Worst Case: We are going to be in this for a long time, so be prepared. The mask-in-stores requirement will go on for months as the ramp up for the second wave occurs next fall.
Dolly and I have a handful of N95 shop masks left over from building the airplane. They have been used during trips to grocery stores, etc. We expect them to become contaminated, and they get set aside after one day’s use.
I found DIY advice on building a UV-C sterilizer on YouTube. The sterilizer uses a 30 watt Phillips UV-C bulb available online.
Note: UV-C is the far (short wavelength) end of the ultraviolet spectrum. Brief exposure is said to cause eye damage and skin cancer. It’s not the UV-A/B ultraviolet spectrum used to light up fluorescent materials. The light intensity will sterilize anything in the box in five minutes.
Dolly contributed the wooden box which was made some time ago by her late husband Al’s uncle Edsel. I wrapped Reynolds foil around quarter inch foam board and stuffed it onto all interior surfaces of the box. The shiny foil ensures the light is reflected onto all surfaces of anything in the box.
Masks are held for sterilization on 3D printed frames. Each frame is composed of five parts that snap together solidly. Lucky we have a printer! I found the design for the frame on a medical website.
Family and friends who need masks sterilized are welcome to use the box.
Pilots flying under instrument flight rules (IFR) make a practice of recording instructions from air traffic control (ATC), usually with pencil and paper. Pity the poor pilot who lost their pencil to the cabin floor and can’t retrieve it because the seat belt and shoulder harness are tight and the plane is flying through turbulence while ATC is issuing an amended route clearance.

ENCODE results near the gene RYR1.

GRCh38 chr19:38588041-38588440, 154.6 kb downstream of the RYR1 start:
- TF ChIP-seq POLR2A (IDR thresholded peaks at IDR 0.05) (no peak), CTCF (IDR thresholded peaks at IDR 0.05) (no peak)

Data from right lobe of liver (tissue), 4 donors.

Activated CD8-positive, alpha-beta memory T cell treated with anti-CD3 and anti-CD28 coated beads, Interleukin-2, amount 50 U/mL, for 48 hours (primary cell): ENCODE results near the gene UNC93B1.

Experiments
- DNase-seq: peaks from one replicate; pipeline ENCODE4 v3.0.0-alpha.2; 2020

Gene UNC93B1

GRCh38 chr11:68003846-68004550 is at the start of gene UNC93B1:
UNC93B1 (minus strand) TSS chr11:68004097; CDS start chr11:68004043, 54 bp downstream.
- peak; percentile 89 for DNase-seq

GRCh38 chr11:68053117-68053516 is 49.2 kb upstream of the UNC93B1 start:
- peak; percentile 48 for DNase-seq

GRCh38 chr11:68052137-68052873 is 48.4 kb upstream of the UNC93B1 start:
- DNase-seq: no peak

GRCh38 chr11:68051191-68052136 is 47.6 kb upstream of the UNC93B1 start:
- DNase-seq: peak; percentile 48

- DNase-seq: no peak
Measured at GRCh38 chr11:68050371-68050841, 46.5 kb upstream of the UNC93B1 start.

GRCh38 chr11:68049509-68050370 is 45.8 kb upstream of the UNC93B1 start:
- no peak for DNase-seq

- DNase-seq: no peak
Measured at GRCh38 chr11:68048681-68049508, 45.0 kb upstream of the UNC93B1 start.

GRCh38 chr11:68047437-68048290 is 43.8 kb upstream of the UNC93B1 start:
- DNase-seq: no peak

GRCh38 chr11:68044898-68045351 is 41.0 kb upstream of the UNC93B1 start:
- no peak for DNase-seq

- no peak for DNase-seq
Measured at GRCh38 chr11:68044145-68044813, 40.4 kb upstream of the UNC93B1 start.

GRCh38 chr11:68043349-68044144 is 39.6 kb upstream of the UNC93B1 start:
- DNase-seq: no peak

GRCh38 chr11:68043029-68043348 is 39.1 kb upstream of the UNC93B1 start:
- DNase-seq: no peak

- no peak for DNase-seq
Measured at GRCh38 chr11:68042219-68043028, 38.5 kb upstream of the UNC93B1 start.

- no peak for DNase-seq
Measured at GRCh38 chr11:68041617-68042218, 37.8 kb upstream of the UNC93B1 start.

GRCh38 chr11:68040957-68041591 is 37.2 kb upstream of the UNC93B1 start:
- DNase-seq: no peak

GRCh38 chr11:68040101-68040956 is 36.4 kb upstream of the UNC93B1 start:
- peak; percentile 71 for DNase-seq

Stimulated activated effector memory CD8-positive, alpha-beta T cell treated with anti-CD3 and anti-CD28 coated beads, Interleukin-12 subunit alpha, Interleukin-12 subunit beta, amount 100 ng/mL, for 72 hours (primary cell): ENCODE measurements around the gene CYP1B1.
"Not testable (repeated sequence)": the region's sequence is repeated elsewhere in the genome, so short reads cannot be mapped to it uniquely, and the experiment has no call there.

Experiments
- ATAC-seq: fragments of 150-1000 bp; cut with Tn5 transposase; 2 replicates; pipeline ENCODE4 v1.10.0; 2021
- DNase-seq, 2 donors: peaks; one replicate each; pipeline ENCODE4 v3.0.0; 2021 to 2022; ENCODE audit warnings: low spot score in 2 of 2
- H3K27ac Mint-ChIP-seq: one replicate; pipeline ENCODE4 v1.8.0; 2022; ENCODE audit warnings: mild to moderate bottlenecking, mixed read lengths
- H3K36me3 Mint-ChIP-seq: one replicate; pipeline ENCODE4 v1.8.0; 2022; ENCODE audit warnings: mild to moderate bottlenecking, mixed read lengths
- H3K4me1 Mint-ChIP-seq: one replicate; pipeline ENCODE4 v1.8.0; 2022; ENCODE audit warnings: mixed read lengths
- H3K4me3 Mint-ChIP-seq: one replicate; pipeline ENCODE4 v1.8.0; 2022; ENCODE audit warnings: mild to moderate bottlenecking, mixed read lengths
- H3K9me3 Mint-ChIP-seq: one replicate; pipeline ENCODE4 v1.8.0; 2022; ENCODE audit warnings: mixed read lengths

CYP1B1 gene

With a 3D printer and idled hands I made a solution for Van’s RV aircraft.
The blue double ended thingy sturdily clips onto both the plane control stick and standard sized pencils.
I’ve started giving them to other fumble fingered pilots.
You know who you are. Just ask the next time we see each other.
For RV deprived pilot friends, I also have a version that clips onto standard aviation chromalloy 3/4″ tubeing.
In the world of Van’s RV Homebuilt Aircraft there is an event known as “joining the 200 knot club”. It’s for aircraft that have surpassed 200kts (230mph) groundspeed in level cruise flight. By far the majority of Van’s RVs have a top speed in level cruise around 175 kts or 200 mph. So a pretty good tailwind is required.
Thursday 4/7 on a flight retrieving N50KB from Michigan to Florida we (I and the plane) joined the club. Click on the photos to see the detail. What a ride!
There was a 72 kt tailwind component at 14,500 ft msl. That plus the 143 kt full throttle (59% power) true airspeed pushed and pulled us at 215 kts over the ground.
9.9 gallons per hour. 24.9 miles per gallon. Hooah!!!
“Rowan University engineering and medical students have developed a prototype for a durable, lightweight, reusable face mask to augment the supply of face masks during the current shortage…”
“The prototype provides two components: a contoured mask and filter housing. No special tools are needed for assembly. The replaceable nonwoven filter materials recommended for the filter housing are widely available. Users will supply and install the elastic or cord.
The mask can be printed in three sizes, all with the same size filter housing. The contoured mask may be more closely molded to the user’s face by submerging the edges in hot water and pressing it to reform the shape against the face.”
A link to the Rowan website.
The website has detailed instructions for printing and using the masks.
I have printed several of the masks in both polylactic acid (PLA) and acrylonitriel/butadiene/styrene (ABS) plastic. Dolly and I have each tried the masks. Of the three sizes, we prefer the small . When printed in PLA the mask can be softened in hot 140 deg. F water and then molded to the face for a perfect fit.